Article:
6. Central Manchester University NHS Foundation Trust, “History of Trafford General Hospital”
  7. Helen Carter, “Birthplace of the NHS, Trafford general hospital, up for sale,” The Guardian, April 13, 2011, accessed January 30, 2015, http://www.theguardian.com/society/2011/apr/13/trafford-general-nhs-sale.
  8. Denis Campbell, “Trafford Hospital Where NHS was launched will lose A&E unit,” The Guardian, July 11, 2013, accessed January 27, 2015, http://www.theguardian.com/society/2013/jul/11/trafford-hospital-lose-emergency-unit.
  9. Martin Gorsky, “The British National Health Service 1948-2008: A Review of the Historiography,” Social History of Medicine Vol. 21, No. 3 (2008): 438.
  10. Martin Gorsky, “The British National Health Service 1948-2008: A Review of the Historiography,” Social History of Medicine Vol. 21, No. 3 (2008): 437.

 

References

Campbell, Denis. “Trafford Hospital Where NHS was launched will lose A&E unit.” The Guardian, July 11, 2013. Accessed January 27, 2015. http://www.theguardian.com/society/2013/jul/11/trafford-hospital-lose-emergency-unit.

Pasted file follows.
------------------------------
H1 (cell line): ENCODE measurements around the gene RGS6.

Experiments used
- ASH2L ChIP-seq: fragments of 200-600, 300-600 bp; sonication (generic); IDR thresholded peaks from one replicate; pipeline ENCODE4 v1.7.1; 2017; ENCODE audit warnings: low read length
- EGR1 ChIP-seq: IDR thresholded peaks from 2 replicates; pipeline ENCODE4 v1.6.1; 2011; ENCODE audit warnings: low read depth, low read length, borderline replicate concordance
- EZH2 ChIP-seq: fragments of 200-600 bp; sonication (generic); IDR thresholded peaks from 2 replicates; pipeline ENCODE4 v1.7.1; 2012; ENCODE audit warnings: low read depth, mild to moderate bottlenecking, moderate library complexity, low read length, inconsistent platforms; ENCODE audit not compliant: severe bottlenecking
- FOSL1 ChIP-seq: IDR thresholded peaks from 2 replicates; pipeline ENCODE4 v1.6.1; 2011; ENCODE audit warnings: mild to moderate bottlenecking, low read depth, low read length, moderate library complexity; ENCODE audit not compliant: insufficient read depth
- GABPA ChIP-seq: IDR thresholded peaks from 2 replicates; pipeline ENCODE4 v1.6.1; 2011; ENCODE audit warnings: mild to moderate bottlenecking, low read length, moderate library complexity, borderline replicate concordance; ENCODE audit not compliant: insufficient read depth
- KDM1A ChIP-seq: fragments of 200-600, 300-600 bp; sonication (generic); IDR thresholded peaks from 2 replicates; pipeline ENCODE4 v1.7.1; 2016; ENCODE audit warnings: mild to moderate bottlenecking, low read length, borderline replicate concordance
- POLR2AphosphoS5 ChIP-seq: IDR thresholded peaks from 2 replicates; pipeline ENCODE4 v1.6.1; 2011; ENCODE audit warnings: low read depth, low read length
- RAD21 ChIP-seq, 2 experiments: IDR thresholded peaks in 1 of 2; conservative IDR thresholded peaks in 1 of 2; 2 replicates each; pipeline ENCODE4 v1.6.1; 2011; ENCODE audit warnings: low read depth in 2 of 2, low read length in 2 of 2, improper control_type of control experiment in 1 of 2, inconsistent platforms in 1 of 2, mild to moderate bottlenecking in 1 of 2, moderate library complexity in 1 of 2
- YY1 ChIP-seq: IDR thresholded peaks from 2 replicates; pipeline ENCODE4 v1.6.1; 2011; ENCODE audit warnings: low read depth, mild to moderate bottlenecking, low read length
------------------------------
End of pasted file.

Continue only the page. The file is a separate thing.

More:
Carter, Helen. “Birthplace of the NHS, Trafford general hospital, up for sale.” The Guardian, April 13, 2011. Accessed January 30, 2015. http://www.theguardian.com/society/2011/apr/13/trafford-general-nhs-sale.
Central Manchester University NHS Foundation Trust. “History of Trafford General Hospital.” Last accessed January 31, 2015. www.cmft.nhs.uk/media/595590/history%20of%20trafford.pdf
Gorsky, Martin. “The British National Health Service 1948-2008: A Review of the Historiography.” Social History of Medicine Vol. 21, No. 3 (2008): 437-458.
“NHS at 60: Trafford General: where it all began.” BBC Manchester, July 3, 2008. Accessed January 30, 2015. http://www.bbc.co.uk/manchester/content/articles/2008/07/03/nhs60_trafford_general_hospital_feature.shtml.

 


 

SANG IK SONG is presently a first year medical student. Studied history and regional studies with an interest in political theory and medical anthropology. Interested in translating critical theory into practice. Presently, inquiring on the multiplicity of bereavement practices, narrative oncology with dignity interventions, and experiential storytelling of health equity.